Increasing trend of ED visits to private hospitals as opposed to that of the previous study (declining trend of reported ED visits ) indicates the private hospitals’ acceptance of the financial incentive. Exploring working mechanisms of the incentive may offer a more interesting lesson for policymakers. Three main reasons could explain this finding. First, a higher compensation rate for private hospitals (about 50% of hospital charge) was adopted under the current policy as compared to the previous one (34% of hospital charge ). Second, the detailed formulation of the payment scheme was undertaken in consultation with private hospitals which was not previously the case . Finally, the establishment of the legal obligation at present may act in synergy with the other two strategies. The effectiveness of the law might be attributed to close engagement with private hospitals by the Health Minister at the commencement of the policy implementation and an official complaint system for user led to a case-by-case investigation of private hospital compliance conducted by the Ministry of Public Health and NIEMS .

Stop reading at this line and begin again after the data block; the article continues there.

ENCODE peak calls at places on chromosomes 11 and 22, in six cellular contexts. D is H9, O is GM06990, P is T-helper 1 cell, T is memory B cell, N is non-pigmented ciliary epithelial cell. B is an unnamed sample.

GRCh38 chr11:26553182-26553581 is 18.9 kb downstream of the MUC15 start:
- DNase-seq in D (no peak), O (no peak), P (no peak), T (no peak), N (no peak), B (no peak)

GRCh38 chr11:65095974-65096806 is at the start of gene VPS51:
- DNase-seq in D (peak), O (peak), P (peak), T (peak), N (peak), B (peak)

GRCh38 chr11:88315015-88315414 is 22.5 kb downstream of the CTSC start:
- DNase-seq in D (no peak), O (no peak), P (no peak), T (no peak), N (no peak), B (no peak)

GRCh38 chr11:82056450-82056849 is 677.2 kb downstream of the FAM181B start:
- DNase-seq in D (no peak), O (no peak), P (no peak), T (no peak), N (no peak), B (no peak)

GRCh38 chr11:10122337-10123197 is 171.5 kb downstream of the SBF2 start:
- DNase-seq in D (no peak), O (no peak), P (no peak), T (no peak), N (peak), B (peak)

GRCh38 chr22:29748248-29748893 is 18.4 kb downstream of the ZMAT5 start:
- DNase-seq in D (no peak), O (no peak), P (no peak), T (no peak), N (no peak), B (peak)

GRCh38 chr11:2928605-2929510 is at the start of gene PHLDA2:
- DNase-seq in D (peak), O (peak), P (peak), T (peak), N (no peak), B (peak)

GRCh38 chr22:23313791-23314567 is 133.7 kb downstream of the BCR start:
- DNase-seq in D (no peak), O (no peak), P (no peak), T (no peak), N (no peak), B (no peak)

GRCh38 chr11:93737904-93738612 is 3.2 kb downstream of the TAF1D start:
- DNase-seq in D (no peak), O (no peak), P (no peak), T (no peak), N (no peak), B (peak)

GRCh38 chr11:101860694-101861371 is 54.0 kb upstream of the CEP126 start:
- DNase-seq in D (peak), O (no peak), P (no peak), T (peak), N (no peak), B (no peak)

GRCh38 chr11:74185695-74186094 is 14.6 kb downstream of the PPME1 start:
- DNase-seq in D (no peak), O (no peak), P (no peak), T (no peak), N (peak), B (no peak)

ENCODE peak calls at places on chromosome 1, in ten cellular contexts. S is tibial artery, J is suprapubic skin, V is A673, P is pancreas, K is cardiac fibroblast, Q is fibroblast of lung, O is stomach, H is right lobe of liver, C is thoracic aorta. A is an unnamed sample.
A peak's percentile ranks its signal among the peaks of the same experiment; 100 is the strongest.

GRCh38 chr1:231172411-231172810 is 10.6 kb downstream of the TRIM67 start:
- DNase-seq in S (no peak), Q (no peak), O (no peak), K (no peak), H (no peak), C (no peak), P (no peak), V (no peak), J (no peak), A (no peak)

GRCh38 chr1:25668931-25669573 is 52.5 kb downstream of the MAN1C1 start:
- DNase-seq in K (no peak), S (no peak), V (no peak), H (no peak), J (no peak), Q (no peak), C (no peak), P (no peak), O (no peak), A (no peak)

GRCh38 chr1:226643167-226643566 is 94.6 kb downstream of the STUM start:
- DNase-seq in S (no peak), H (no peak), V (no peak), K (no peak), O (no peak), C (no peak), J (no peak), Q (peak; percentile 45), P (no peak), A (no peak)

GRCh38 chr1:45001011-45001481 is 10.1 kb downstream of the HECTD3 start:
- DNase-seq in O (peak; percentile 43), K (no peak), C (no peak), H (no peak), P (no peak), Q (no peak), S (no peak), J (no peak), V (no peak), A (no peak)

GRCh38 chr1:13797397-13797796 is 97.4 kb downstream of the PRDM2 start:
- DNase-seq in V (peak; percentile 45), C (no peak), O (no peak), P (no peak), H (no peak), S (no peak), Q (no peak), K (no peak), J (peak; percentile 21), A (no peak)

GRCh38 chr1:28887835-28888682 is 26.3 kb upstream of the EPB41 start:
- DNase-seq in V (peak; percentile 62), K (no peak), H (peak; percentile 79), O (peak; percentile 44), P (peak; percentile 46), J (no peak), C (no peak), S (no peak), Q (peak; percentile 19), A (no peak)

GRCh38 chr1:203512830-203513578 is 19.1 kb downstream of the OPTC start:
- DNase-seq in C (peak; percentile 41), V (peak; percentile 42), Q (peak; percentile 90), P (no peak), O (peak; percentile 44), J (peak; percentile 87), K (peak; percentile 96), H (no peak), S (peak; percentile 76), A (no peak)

The gender disparity of access to the first 72-hour services in our study is in keeping with earlier reports from high-income countries regarding lower chances of access to acute care for stroke or coronary syndromes by female patients compared to male patients [5, 6]. This gender disparity might indicate delay in care seeking among female patients as shown by a previous study which depicted that risk of delay in hospital arrival was 3 times greater in women than in men . According to this same study, perceptual, social, and behavioral factors contribute to delay in seeking medical care in acute ischemic stroke beyond demographic and clinical variables, and, when combined, further increase the risk of delay.